You can take it to the bank

Posted by: lprinz on 21/03/2017
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During 22 years of civil war, northern Uganda was stripped of trees. People who had been forced off their farms and herded into camps during the conflict had no choice but to cut down trees for firewood. They also removed the bushes and vegetation where soldiers from Joseph Kony’s notorious Lord’s Resistance Army would hide before they attacked and kidnapped people.

 

The environmental disaster that followed was hardly surprising. Whenever it rained, the top soil was flushed away in floods. During the dry season, what soil remained turned to dust and blew away.

 

Now, Network for Africa is training local people to plant trees and to care for them. Our Ugandan partner teaches how to space trees, where to plant them, how to transplant them, how to guard against disease, and how often to water seeds and saplings. The project also trains people to keep records of their planting activity, so they can learn what is best suited to their patch.

 

Thirty-two-year old Helen wasn’t aware women were even allowed to plant trees. Tradition dictated that it was men’s work. However, as a single mother of four children, she needed a source of income beyond subsistence farming. Helen attended the course, and soon put her knowledge to work.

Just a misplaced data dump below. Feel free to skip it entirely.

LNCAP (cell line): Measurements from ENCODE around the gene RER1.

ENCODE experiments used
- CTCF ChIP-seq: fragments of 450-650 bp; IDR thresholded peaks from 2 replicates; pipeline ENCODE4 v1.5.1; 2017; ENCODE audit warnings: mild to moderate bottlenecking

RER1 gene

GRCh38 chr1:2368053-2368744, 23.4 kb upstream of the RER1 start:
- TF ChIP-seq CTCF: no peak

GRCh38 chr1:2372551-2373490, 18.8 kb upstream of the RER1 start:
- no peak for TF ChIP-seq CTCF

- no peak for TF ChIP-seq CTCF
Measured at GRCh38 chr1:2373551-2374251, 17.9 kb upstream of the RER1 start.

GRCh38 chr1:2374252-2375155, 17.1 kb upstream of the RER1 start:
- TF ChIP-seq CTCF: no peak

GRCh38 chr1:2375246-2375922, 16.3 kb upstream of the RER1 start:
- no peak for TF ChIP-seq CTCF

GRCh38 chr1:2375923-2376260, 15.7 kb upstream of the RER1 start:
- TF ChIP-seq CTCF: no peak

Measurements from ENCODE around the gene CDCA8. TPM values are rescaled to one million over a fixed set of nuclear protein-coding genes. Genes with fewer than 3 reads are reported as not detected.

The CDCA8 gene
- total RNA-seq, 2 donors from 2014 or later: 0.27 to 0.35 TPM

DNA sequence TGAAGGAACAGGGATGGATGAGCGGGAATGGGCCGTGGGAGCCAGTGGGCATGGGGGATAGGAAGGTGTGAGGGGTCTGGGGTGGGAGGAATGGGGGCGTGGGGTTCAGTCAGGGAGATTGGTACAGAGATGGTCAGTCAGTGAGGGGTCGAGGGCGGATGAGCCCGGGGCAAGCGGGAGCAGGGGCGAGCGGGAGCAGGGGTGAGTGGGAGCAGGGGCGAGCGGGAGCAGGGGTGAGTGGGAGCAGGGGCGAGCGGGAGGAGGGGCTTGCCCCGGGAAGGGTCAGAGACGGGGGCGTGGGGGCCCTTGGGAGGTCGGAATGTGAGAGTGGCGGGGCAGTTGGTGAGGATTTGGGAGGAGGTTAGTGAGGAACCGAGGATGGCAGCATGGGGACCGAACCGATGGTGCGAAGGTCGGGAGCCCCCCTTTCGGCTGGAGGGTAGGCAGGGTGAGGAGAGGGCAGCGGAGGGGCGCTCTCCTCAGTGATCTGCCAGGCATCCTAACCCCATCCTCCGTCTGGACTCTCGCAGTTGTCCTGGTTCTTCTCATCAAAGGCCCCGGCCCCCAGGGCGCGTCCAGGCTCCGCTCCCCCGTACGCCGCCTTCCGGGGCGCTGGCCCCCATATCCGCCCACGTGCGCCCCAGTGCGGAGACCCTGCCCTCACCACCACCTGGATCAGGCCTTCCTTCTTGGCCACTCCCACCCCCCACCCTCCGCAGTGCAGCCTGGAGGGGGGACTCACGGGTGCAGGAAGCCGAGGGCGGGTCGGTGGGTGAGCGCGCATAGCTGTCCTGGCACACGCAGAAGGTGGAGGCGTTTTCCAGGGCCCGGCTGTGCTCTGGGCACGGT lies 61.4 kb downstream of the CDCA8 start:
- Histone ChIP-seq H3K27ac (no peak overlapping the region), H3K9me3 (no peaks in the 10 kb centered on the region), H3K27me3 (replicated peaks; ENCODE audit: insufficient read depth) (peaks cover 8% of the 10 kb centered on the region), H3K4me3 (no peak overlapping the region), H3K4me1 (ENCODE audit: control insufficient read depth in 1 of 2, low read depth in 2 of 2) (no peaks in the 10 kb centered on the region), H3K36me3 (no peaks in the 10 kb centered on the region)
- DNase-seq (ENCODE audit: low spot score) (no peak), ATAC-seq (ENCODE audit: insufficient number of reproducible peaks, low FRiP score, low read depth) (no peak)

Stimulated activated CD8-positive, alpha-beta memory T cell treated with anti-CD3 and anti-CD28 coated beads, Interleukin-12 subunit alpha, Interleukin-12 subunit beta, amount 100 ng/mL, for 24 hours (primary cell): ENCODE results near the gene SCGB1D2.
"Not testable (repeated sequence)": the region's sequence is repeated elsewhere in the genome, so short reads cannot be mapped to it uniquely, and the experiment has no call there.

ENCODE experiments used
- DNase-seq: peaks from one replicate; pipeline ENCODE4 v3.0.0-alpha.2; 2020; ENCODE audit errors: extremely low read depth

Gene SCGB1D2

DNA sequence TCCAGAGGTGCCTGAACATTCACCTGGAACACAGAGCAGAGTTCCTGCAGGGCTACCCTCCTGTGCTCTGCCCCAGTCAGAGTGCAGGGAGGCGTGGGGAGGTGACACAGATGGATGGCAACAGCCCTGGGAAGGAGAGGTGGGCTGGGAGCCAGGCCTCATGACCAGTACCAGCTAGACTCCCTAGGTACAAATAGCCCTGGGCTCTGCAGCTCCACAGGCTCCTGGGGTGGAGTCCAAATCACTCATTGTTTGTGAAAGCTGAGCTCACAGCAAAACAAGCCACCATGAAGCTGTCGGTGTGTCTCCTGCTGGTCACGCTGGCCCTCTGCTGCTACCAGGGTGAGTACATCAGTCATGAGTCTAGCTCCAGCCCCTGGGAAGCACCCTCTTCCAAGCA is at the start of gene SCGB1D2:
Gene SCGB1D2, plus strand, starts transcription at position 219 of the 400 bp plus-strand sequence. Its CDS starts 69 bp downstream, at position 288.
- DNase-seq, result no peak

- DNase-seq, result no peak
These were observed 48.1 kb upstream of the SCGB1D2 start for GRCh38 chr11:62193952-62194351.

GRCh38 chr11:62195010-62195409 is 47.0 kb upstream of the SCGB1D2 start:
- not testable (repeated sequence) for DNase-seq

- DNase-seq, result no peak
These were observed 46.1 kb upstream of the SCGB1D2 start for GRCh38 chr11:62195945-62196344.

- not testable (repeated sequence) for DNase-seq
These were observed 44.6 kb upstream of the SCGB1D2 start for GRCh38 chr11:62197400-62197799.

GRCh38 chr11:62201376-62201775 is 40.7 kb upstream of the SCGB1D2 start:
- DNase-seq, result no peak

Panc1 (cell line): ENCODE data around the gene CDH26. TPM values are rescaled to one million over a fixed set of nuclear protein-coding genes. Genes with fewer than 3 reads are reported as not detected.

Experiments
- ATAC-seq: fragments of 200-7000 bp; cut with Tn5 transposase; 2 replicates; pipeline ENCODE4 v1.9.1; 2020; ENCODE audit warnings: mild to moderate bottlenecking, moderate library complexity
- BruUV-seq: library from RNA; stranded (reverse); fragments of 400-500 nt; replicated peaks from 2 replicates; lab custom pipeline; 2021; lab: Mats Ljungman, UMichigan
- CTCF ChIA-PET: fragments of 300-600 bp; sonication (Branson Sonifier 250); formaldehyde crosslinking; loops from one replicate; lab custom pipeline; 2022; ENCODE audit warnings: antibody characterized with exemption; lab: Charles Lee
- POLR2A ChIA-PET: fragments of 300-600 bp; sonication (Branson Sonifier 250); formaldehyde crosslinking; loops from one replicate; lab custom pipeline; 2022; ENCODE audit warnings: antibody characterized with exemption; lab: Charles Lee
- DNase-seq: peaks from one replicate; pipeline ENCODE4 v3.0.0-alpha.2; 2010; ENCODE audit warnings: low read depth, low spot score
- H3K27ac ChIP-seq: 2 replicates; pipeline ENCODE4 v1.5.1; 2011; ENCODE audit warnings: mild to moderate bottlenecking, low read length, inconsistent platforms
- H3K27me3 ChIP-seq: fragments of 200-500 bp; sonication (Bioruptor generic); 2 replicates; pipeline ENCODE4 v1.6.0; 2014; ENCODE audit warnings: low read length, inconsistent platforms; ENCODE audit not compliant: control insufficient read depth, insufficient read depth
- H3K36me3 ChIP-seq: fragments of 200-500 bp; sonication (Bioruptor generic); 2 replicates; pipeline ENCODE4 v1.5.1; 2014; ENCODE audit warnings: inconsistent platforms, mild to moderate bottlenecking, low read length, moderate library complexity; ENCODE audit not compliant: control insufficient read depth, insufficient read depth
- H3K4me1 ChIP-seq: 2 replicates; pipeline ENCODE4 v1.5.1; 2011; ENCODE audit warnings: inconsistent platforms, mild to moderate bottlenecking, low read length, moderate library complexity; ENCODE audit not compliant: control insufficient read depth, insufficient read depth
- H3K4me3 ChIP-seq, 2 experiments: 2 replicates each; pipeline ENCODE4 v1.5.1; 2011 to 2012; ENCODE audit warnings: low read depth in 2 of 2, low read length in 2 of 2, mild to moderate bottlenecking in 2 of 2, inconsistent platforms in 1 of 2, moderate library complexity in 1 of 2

Already, she has noticed that her young fruit trees are preventing soil erosion around the fields she farms, blocking the wind from damaging her crops. She is also earning money from selling saplings from her small nursery. She uses some of the branches to make furniture and for firewood, saving her money every day.

 

But for Helen the trees also represent an investment and a form of collateral. The bank has given her a loan because of her trees, and instead of farming crops on one acre she can now afford to plant three to five acres each season. She has used the extra income from her successful crops to send her children to a good private school, and to buy them mattresses, so they no longer sleep on the ground. The Vitamin C from the papayas and mangoes she grows are good for her children’s health, and her increased earnings mean she can afford to include more protein in their diet.

 

Helen educates the people in her community by example, and with her infectious enthusiasm. As we mark the International Day of Forests, we salute her for the practical difference she is making to her homeland, field by field, tree by tree.

 

Helen joins us in thanking you for providing the training she attended, and hopes you will continue to help Network for Africa in its work. To donate, please click the arrow on the right side of the screen.